New report surveys 35 major tuna companies and finds the sector is failing to tackle modern slavery in its supply chains
Canned tuna companies failing to tackle modern slavery in supply chains
Tuesday, June 04, 2019, 03:20 (GMT + 9)
A new report from a UK-based human rights group surveyed 35 major tuna companies and found the sector is failing to tackle modern slavery in its supply chains.
The Pacific is home to the world’s largest tuna fisheries, providing almost 60 percent of the world’s tuna catch in an industry worth USD 22 billion with growing demand.
Yet severe human rights abuse is endemic, including forced labour, slavery, human trafficking and child labour, and reports of migrant workers bought and sold as slaves and tossed overboard if they complain or get injured, claims the Business and Human Rights Resource Center (BHRRC).
Click on the image to enlarge it (Source: business-humanrights.org)
The group said that it surveyed 35 canned tuna companies and supermarkets representing 80 percent of the world’s largest retail canned tuna brands between November 2018 and January 2019, and only 20 companies responded.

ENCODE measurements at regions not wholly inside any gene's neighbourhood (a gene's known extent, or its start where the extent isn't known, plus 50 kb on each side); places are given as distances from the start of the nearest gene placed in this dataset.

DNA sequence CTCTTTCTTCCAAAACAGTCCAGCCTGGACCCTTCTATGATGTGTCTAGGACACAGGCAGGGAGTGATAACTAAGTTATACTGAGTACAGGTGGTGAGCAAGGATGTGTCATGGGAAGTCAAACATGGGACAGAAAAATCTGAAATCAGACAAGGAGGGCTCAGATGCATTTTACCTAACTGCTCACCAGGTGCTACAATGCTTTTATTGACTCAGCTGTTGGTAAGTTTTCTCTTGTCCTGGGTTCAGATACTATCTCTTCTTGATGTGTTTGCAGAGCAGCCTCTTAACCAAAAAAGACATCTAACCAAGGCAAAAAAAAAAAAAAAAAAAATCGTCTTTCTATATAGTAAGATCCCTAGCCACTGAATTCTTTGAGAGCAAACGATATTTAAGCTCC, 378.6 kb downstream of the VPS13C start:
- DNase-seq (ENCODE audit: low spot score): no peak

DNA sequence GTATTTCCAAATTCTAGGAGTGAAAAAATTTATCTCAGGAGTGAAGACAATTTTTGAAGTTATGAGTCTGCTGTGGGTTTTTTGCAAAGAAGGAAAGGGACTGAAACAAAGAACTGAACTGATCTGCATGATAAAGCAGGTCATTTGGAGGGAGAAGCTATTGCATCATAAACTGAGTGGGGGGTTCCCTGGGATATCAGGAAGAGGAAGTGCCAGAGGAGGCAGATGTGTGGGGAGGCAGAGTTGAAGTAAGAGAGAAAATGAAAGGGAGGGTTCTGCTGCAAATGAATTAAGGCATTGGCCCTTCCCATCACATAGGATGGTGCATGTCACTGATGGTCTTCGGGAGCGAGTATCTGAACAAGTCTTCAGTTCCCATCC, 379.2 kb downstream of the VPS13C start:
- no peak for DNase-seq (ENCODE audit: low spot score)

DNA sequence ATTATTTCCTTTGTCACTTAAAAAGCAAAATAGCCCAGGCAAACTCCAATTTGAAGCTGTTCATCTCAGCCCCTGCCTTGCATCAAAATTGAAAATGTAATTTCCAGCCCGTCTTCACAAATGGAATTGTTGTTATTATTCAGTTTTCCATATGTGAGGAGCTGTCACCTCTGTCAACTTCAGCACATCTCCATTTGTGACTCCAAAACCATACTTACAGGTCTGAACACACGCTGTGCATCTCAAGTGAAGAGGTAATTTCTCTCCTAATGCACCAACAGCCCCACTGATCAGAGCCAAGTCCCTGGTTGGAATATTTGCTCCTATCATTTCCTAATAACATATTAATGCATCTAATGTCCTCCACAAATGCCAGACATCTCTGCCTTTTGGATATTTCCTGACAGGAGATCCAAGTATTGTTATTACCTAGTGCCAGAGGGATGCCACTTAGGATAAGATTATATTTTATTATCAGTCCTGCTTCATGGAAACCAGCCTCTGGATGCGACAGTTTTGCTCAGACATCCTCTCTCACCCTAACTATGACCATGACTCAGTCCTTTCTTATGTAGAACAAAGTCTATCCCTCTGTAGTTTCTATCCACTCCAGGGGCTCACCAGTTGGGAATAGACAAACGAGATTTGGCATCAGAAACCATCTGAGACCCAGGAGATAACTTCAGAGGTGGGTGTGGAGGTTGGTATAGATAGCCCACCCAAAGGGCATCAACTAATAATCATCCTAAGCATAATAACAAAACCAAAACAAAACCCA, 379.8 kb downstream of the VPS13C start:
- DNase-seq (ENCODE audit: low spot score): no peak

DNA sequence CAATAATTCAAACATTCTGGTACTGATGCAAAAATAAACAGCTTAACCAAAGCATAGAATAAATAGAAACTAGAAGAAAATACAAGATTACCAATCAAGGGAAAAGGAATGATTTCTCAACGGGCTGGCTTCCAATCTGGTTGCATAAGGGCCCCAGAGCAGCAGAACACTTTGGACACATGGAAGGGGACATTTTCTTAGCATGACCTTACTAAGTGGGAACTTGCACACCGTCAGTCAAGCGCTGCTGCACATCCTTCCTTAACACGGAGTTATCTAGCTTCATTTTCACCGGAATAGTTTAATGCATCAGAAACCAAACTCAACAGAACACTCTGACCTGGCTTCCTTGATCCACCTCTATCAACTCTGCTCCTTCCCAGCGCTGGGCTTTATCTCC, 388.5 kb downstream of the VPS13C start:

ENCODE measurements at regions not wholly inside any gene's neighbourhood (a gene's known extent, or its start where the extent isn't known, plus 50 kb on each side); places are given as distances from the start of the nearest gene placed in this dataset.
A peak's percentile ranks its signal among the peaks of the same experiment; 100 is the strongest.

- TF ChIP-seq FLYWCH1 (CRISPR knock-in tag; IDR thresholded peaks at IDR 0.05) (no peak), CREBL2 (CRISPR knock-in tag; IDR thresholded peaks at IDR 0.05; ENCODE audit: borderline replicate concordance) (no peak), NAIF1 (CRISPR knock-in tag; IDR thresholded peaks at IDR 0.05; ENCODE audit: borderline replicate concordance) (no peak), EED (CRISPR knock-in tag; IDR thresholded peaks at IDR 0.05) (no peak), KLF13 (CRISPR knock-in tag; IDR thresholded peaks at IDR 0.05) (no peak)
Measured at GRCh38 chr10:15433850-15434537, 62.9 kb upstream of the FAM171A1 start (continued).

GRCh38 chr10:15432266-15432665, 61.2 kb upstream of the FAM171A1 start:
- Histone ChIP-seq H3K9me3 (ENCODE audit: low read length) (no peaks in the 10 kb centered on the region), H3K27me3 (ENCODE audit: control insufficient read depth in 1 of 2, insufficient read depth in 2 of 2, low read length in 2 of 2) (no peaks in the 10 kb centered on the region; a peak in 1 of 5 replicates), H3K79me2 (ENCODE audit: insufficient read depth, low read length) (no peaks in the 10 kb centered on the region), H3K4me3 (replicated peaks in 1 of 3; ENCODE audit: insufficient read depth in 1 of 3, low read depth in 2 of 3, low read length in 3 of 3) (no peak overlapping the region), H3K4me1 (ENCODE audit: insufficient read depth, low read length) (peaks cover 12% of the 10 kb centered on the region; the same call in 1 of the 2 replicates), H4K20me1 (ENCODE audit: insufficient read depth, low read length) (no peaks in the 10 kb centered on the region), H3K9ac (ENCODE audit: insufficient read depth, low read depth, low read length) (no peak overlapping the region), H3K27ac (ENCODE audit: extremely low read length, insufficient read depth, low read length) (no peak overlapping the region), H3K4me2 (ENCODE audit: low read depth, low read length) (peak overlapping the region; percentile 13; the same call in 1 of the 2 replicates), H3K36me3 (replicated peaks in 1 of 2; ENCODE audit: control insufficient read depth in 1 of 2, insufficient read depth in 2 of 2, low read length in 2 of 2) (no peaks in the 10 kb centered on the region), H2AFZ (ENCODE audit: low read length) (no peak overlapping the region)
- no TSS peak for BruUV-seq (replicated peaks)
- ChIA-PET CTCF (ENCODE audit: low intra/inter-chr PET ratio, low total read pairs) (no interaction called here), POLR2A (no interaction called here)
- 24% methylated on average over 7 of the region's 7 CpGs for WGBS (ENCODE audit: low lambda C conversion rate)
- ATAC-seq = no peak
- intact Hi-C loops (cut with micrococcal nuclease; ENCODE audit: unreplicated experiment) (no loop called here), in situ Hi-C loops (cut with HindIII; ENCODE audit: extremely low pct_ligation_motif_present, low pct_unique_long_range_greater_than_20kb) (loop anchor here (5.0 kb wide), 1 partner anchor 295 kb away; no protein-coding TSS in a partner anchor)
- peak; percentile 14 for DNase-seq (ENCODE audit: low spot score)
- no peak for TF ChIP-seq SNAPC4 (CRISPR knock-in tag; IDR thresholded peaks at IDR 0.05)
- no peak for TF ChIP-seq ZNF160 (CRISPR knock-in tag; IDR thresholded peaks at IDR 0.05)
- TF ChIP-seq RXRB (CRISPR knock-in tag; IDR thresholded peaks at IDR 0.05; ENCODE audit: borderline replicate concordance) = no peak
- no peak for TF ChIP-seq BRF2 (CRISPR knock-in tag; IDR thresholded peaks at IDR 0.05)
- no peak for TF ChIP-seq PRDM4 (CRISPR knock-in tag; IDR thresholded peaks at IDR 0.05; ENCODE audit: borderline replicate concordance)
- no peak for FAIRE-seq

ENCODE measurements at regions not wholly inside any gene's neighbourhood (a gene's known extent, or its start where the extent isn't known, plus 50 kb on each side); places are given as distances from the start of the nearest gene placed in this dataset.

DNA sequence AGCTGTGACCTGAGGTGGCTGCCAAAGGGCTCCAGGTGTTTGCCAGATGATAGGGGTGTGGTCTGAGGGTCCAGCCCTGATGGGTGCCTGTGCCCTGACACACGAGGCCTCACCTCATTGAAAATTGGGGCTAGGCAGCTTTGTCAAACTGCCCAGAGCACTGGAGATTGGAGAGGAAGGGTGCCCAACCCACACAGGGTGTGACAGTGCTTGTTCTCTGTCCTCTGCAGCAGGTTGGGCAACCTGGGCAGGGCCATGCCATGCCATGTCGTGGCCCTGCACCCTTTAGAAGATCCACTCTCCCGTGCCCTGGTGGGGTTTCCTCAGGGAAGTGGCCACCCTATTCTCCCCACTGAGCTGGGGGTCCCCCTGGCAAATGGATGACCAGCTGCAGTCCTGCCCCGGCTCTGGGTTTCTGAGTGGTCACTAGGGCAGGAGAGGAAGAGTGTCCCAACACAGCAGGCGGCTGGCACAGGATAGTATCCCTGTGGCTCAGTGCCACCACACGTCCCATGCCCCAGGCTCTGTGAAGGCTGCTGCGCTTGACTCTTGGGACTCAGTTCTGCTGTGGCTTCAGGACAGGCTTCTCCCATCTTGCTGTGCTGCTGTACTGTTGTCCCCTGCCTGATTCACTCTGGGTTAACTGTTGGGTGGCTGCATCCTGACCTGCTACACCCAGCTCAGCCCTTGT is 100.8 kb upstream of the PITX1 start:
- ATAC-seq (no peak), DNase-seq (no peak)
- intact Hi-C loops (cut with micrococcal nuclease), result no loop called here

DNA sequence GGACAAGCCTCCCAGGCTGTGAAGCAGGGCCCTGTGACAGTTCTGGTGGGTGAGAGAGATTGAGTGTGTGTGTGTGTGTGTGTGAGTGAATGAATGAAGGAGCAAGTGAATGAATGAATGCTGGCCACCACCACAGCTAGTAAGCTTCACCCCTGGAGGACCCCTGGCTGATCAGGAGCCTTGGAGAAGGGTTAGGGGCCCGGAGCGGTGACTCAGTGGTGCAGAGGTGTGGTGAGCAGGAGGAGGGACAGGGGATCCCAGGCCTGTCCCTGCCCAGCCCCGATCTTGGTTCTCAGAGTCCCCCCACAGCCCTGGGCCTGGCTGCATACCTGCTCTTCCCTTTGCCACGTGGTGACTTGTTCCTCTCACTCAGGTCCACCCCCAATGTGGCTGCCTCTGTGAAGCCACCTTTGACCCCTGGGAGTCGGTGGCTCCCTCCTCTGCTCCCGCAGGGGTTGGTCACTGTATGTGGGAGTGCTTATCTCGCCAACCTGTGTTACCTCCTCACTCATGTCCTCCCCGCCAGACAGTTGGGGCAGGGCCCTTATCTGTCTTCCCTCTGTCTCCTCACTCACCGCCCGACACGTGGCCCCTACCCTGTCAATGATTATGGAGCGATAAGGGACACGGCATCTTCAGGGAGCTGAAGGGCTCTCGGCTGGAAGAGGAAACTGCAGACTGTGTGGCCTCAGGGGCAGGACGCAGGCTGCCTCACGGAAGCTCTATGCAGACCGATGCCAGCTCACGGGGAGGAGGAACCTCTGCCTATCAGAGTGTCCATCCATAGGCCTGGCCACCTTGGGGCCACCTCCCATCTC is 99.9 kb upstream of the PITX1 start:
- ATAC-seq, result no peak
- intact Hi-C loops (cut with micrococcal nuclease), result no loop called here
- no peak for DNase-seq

The key findings of the BHRRC report include:
- Two thirds (24 companies) have a public human rights policy.
- Half (18/35) report having a human rights due diligence process.
- But only one company (Thai Union) could outline its due diligence procedure in detail.
- Only 4/35 companies – Thai Union, Kraft Heinz Australia, Target and REWE Group – reported having due diligence policies and procedures that specifically address the risk of modern slavery in supply chains.
The group underlines the fact that tuna companies’ supply chains are opaque, with only 20 percent (7/35 companies) reporting they have mapped their supply chains in full.
Transhipment of tuna (Photo: business-humanrights.org)
The report, entitled Out of Sight: Modern Slavery in Pacific Supply Chains of Canned Tuna, also reveals that companies are generally failing to enforce their human rights standards in their supply chains with only 3/35 companies cascading modern slavery prohibitions throughout their entire supply chain.
And a majority of tuna companies do not extend their complaints system to workers in their supply chains.
Business & Human Rights Resource Centre help communities and NGOs get companies to address human rights concerns, and provide companies an opportunity to present their response in full ►
According to BHRRC, a few committed tuna companies (Thai Union, Bumble Bee Foods and Clover Leaf Seafoods) are working consistently to improve their approach to human rights, with innovative measures to address modern slavery, such as digital traceability of fish, and measures designed specifically to protect migrant fishers from abuse.